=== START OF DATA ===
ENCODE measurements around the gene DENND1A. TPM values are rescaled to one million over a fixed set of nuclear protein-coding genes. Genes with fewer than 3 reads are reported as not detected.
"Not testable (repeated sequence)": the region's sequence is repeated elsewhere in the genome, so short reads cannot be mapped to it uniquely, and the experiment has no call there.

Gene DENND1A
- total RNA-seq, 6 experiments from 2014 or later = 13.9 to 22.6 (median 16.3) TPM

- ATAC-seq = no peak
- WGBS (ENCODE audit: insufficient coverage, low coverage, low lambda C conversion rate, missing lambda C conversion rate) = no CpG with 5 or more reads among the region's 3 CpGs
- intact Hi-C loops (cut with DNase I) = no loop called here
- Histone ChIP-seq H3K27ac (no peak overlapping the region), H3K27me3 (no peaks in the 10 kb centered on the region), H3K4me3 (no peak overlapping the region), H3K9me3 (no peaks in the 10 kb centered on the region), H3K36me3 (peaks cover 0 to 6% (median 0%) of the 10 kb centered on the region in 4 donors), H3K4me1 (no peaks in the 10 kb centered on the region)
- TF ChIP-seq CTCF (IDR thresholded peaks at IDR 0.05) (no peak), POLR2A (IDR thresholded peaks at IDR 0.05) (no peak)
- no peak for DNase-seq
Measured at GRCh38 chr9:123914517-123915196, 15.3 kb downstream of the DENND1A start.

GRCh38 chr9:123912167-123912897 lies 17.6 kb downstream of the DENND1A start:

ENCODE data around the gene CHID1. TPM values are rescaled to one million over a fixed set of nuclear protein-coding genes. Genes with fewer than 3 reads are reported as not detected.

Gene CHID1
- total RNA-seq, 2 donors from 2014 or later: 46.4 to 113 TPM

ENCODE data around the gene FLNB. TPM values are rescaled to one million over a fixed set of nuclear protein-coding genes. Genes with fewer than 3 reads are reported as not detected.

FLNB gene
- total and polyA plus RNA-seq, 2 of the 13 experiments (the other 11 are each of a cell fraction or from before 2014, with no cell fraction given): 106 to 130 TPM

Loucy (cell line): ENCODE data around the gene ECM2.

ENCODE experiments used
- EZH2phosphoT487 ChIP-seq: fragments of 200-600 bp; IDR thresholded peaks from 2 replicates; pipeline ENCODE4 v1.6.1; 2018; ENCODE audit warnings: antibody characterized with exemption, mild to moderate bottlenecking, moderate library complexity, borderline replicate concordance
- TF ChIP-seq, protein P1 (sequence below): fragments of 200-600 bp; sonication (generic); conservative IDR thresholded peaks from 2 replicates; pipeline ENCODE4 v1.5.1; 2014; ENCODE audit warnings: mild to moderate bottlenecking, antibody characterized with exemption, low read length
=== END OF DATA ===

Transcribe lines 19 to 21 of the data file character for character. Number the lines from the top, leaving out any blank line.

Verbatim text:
Loucy (cell line): ENCODE data around the gene ECM2.

ENCODE experiments used
- EZH2phosphoT487 ChIP-seq: fragments of 200-600 bp; IDR thresholded peaks from 2 replicates; pipeline ENCODE4 v1.6.1; 2018; ENCODE audit warnings: antibody characterized with exemption, mild to moderate bottlenecking, moderate library complexity, borderline replicate concordance